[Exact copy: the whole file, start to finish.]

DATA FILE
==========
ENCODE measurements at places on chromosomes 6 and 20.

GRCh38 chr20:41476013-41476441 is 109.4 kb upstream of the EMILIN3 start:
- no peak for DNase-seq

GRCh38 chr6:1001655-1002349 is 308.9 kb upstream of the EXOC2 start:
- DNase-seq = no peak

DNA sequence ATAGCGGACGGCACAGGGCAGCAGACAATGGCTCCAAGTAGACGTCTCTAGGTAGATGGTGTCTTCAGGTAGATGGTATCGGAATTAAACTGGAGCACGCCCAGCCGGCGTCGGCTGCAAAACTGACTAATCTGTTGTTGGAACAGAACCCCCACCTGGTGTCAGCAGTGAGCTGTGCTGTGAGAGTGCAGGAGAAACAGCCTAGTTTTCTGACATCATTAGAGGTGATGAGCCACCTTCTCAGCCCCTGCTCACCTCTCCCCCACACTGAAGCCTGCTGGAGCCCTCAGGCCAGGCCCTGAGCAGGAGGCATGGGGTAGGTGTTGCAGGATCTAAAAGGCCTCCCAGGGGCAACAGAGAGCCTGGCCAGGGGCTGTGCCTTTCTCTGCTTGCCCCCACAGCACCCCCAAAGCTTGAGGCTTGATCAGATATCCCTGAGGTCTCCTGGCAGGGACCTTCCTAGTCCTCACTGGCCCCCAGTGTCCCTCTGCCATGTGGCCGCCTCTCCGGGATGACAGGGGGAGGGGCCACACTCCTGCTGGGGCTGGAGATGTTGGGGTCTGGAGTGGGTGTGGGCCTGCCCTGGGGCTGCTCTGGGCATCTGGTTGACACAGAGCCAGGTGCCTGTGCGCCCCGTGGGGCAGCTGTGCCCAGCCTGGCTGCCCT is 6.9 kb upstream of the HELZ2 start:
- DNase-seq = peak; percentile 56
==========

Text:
ENCODE measurements at places on chromosomes 6 and 20.

GRCh38 chr20:41476013-41476441 is 109.4 kb upstream of the EMILIN3 start:
- no peak for DNase-seq

GRCh38 chr6:1001655-1002349 is 308.9 kb upstream of the EXOC2 start:
- DNase-seq = no peak

DNA sequence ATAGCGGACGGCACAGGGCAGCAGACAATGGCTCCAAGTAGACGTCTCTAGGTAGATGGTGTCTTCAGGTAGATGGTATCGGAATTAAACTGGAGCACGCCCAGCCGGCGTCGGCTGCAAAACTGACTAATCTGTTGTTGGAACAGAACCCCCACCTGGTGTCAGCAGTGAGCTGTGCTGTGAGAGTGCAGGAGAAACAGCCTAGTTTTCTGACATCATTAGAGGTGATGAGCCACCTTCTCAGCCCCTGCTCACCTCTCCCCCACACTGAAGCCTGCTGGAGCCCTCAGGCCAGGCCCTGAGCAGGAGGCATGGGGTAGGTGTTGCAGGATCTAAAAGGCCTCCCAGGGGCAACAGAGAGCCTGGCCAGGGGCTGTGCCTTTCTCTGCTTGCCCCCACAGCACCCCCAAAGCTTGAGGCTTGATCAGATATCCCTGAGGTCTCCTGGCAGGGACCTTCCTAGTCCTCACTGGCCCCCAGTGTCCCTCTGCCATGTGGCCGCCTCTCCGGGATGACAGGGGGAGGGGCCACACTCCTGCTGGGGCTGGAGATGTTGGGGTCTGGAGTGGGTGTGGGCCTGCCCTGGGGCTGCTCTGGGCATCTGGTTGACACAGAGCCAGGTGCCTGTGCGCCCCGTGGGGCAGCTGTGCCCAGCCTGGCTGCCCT is 6.9 kb upstream of the HELZ2 start:
- DNase-seq = peak; percentile 56